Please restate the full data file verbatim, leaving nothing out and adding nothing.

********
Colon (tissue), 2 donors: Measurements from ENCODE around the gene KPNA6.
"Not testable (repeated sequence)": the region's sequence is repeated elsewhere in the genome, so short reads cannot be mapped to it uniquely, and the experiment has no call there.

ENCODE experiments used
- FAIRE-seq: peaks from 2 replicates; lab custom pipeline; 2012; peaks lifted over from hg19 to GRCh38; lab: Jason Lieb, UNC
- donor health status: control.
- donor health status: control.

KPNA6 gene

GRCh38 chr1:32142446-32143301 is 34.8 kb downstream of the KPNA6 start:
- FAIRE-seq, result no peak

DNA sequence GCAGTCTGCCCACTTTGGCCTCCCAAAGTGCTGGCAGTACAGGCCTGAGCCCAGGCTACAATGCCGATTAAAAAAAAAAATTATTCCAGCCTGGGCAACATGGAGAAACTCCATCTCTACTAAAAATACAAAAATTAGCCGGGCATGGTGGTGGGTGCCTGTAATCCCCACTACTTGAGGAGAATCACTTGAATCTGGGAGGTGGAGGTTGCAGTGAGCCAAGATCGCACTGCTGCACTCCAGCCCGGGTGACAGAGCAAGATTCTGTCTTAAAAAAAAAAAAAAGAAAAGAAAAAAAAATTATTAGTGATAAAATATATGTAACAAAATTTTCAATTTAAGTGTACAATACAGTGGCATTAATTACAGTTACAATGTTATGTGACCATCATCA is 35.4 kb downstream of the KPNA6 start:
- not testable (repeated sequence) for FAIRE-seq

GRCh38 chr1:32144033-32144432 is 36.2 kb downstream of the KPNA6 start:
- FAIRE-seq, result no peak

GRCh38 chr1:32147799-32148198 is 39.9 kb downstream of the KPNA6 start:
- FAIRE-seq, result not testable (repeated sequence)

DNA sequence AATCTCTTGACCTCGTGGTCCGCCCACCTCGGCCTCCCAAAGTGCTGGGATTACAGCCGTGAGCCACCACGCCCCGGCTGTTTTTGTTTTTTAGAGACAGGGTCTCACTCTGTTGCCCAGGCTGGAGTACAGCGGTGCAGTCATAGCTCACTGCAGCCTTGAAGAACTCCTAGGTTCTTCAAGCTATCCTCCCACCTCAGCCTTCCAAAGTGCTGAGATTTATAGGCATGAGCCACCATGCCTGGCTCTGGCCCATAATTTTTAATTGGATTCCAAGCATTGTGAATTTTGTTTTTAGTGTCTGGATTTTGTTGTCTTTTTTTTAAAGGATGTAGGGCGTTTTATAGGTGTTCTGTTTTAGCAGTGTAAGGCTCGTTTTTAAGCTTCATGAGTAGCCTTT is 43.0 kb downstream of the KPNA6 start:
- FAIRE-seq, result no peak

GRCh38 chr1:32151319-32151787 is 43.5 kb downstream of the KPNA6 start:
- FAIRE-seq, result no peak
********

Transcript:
Colon (tissue), 2 donors: Measurements from ENCODE around the gene KPNA6.
"Not testable (repeated sequence)": the region's sequence is repeated elsewhere in the genome, so short reads cannot be mapped to it uniquely, and the experiment has no call there.

ENCODE experiments used
- FAIRE-seq: peaks from 2 replicates; lab custom pipeline; 2012; peaks lifted over from hg19 to GRCh38; lab: Jason Lieb, UNC
- donor health status: control.
- donor health status: control.

KPNA6 gene

GRCh38 chr1:32142446-32143301 is 34.8 kb downstream of the KPNA6 start:
- FAIRE-seq, result no peak

DNA sequence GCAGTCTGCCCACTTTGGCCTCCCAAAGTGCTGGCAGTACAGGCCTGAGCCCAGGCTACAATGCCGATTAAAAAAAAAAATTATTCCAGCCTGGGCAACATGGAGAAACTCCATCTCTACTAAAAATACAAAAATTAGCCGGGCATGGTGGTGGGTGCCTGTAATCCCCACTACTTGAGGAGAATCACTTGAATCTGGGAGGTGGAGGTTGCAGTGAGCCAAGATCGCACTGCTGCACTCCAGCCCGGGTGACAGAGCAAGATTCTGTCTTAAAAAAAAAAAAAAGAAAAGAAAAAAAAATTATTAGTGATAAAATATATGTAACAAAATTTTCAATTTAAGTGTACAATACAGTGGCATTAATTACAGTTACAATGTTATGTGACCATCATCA is 35.4 kb downstream of the KPNA6 start:
- not testable (repeated sequence) for FAIRE-seq

GRCh38 chr1:32144033-32144432 is 36.2 kb downstream of the KPNA6 start:
- FAIRE-seq, result no peak

GRCh38 chr1:32147799-32148198 is 39.9 kb downstream of the KPNA6 start:
- FAIRE-seq, result not testable (repeated sequence)

DNA sequence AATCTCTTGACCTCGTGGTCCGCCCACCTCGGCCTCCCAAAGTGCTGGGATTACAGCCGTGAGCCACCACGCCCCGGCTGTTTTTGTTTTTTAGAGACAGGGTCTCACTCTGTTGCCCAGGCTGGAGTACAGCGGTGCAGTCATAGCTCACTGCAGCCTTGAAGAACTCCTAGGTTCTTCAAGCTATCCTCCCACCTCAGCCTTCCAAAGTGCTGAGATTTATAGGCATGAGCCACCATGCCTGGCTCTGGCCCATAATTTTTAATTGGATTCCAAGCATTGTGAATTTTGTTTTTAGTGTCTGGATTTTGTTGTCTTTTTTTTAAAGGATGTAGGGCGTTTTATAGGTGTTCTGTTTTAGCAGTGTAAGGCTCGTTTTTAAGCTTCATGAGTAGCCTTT is 43.0 kb downstream of the KPNA6 start:
- FAIRE-seq, result no peak

GRCh38 chr1:32151319-32151787 is 43.5 kb downstream of the KPNA6 start:
- FAIRE-seq, result no peak